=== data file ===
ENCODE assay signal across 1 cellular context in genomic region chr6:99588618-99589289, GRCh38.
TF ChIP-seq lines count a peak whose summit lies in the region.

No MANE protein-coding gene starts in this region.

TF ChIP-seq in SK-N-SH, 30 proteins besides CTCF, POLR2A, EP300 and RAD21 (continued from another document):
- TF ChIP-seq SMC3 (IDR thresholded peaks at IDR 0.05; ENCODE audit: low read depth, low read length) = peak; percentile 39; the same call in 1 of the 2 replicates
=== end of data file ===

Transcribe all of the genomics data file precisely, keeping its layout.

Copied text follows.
ENCODE assay signal across 1 cellular context in genomic region chr6:99588618-99589289, GRCh38.
TF ChIP-seq lines count a peak whose summit lies in the region.

No MANE protein-coding gene starts in this region.

TF ChIP-seq in SK-N-SH, 30 proteins besides CTCF, POLR2A, EP300 and RAD21 (continued from another document):
- TF ChIP-seq SMC3 (IDR thresholded peaks at IDR 0.05; ENCODE audit: low read depth, low read length) = peak; percentile 39; the same call in 1 of the 2 replicates